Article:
"Corvette" has stood for American muscle, American sports car, and American supercar. In many cases, it still stands for America: liberty on the go, LS-powered freedom. There was also a time when it meant really impressive numbers that didn't equate to really impressive handling, and a not-so-nice cabin. The handling issue really turned the road-legal corner when the C5 Z06 was introduced in 2001, and by the time the super-duper ZR1 ended its run in 2010, Corvette had exorcised practically all of its dynamic demons. But when I took a seat in the 2015 Corvette Z06 on the first day of my week-long loan, I espied a few demons still squatting in the interior. When colleague Seyth Miersma drove the Z06, he wrote, "Listen, I'm not going to be the guy that dogs the Corvette for having a cheap-feeling interior, this generation has put those once-legitimate claims to rest." Well, I am going to be that guy, because I don't think those claims have been put to rest. One day Chevy will give us leather that looks and feels like leather, instead of the astonishingly thin hide that is laid directly on top of the instrument panel structure. This material was set off by white stitching, but there were no seams, just a trail of white stitches. In some places it was hard to tell where the leather ended and the plastic began; or it might all have been the same upholstery, I don't know. Five dollars of foam padding would add five thousand dollars of luxury to the cockpit. One day Corvette will have plastics that don't look so plasticky. I know General Motors can do it. And after years of thinking Corvette seats were too wide and flat, this latest Z06 is almost there. The seatbacks were nice, but the exaggerated side bolstering on the seat bottoms was too narrow and sharp. That's a personal preference, though; other drivers with thinner thighs will think differently. My complaint isn't that the interior isn't luxurious, it's that it's not luxurious enough. If Chevrolet was worried about pricing, it could add some kind of profligate package to the options list. Have some ex-Porsche people design it, call it the Teutonic Splendor Package, slap a massive price on it, and count the money. People will buy it, and no one will ever have to say again, "But the interior..." That said, this test car's cabin had every feature I wanted. The gauge cluster was bright, crisp, and readable in every shade of daylight. It was tough to access some of the features in the eight-inch touchscreen, but that's because there's so much content housed within. Visibility was excellent everywhere except the rear three-quarter view, but a very good backup camera and blind spot detection filled in the blanks after personal caution and using my eyes. I could even see plenty out of the smallish backlight and over the Very Serious Spoiler. It was roomy inside. Trunk space was plentiful. The car had …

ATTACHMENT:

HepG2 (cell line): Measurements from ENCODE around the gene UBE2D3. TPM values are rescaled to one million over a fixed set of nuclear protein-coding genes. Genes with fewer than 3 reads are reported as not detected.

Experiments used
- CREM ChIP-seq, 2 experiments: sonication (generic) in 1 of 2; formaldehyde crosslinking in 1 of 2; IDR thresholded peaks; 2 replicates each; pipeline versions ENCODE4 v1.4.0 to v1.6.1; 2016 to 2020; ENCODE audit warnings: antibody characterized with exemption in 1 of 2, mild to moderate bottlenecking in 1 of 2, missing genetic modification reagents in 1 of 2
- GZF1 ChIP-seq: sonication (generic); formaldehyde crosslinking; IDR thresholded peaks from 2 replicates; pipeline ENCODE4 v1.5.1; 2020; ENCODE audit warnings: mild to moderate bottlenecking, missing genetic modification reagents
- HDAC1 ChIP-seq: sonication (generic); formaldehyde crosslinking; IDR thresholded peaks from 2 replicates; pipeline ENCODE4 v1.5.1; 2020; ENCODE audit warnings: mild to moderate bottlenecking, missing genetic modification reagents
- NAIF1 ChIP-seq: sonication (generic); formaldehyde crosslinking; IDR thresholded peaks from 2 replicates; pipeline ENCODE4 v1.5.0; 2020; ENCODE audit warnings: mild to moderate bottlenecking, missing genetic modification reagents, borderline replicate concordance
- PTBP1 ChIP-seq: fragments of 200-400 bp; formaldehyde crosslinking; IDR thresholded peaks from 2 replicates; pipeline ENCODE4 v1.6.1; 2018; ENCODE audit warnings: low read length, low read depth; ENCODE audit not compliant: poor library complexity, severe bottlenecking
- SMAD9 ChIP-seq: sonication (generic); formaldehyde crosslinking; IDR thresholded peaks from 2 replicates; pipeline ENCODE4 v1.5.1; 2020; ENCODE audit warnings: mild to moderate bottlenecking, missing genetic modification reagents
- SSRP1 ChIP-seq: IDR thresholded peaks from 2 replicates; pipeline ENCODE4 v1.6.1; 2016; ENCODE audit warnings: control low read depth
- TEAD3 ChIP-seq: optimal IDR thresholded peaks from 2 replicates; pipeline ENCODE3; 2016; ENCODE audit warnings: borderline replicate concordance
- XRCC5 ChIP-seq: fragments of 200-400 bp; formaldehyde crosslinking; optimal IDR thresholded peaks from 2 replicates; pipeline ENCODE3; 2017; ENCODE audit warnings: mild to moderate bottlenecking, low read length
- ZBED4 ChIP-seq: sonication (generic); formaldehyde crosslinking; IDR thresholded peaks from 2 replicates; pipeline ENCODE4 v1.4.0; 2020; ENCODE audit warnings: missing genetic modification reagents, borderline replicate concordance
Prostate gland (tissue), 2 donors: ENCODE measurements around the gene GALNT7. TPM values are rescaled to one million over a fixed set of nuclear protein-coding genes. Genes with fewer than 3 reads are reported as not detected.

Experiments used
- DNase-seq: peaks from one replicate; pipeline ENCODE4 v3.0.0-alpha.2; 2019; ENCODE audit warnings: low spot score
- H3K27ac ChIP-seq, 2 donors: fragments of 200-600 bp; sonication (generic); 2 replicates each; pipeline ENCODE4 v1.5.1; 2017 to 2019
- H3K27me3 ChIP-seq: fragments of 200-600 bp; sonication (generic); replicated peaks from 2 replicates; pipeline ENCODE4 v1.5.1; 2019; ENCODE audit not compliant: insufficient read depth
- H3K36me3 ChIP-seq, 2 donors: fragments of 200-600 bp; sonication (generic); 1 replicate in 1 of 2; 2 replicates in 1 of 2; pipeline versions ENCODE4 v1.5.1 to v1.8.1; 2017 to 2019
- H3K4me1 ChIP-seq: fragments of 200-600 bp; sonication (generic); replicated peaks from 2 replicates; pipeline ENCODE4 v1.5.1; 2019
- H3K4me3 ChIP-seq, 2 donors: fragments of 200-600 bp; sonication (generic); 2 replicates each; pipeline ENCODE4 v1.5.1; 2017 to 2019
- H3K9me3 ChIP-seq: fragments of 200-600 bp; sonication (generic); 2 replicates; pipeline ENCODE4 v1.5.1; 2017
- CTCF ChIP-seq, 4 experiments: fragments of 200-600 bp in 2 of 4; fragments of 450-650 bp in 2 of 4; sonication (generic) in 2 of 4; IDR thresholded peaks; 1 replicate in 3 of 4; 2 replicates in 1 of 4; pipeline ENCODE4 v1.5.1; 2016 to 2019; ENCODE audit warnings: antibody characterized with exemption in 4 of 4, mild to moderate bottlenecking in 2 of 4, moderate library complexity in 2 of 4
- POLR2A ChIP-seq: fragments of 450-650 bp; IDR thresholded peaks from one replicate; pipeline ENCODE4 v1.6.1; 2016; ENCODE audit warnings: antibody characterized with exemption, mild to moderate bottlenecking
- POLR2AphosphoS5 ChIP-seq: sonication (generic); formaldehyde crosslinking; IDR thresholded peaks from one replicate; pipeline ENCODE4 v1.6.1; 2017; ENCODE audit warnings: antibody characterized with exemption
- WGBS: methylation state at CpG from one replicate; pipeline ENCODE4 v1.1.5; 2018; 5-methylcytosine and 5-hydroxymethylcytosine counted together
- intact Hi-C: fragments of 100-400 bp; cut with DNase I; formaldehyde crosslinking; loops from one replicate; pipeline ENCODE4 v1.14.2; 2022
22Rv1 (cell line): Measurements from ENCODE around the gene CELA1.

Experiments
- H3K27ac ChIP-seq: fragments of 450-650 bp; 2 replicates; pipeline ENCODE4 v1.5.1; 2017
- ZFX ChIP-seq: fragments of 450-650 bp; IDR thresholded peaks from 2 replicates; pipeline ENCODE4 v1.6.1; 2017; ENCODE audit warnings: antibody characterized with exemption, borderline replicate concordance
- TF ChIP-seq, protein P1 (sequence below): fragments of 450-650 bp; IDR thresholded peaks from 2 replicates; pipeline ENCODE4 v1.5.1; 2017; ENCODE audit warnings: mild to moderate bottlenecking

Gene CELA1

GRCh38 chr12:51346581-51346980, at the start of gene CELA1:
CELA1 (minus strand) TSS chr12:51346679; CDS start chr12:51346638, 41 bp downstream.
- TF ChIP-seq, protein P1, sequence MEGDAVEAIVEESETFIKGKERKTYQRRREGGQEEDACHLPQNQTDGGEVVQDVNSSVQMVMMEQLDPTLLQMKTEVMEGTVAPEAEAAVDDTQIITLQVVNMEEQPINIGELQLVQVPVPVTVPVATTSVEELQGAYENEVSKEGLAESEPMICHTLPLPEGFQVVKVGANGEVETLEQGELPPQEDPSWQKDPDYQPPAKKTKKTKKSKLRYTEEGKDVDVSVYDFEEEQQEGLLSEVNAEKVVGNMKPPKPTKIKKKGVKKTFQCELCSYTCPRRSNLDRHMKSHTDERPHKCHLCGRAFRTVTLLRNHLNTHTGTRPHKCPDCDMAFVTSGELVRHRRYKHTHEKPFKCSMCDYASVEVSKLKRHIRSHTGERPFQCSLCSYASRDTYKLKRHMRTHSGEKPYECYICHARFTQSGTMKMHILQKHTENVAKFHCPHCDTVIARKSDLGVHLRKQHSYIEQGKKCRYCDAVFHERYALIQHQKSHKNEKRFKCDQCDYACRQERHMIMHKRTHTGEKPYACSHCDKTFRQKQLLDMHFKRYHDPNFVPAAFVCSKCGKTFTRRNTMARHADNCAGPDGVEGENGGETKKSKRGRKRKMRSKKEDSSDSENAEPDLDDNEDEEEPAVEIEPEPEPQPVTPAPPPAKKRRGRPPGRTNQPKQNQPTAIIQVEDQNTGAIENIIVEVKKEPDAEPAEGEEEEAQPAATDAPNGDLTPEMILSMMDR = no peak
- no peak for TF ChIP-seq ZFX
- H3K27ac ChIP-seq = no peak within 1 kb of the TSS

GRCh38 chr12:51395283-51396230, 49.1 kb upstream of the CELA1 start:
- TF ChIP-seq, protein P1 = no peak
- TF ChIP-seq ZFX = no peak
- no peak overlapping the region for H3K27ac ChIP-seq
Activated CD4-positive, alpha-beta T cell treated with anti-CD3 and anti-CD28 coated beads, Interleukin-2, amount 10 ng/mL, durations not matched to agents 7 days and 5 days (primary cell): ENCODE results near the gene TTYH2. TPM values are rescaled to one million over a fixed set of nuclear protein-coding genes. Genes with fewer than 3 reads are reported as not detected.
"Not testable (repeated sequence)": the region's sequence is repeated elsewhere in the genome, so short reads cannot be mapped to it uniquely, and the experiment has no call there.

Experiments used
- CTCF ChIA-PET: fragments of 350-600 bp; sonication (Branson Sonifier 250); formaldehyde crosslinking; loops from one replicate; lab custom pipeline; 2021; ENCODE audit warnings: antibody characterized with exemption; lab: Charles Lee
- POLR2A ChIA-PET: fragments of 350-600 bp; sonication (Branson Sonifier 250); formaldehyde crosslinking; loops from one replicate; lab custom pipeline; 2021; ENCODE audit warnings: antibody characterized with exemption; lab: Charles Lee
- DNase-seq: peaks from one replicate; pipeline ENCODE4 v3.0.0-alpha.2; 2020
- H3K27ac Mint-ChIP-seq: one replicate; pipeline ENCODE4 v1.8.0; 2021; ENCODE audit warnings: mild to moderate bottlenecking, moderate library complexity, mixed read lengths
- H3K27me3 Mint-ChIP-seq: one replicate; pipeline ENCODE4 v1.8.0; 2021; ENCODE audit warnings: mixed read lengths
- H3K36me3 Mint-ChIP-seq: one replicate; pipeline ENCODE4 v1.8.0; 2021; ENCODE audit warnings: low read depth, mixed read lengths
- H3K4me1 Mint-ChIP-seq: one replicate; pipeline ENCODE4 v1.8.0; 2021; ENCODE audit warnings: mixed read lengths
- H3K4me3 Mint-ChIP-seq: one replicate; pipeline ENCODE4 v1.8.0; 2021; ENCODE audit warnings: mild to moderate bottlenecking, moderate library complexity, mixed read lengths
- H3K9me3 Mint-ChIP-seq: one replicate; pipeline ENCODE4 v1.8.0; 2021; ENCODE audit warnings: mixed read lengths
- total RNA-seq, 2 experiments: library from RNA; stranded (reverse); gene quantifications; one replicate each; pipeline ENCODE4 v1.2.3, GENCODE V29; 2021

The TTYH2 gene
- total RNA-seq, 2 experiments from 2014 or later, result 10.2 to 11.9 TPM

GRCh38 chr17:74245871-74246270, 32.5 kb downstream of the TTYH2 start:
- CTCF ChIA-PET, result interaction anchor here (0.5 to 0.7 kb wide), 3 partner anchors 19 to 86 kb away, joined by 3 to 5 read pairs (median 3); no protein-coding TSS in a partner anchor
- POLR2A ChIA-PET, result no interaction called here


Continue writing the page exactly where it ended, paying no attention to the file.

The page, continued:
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|MPG||17 City / 29 Hwy|
|Transmission||7-spd man w/OD|
|Power||455 @ 6000 rpm|
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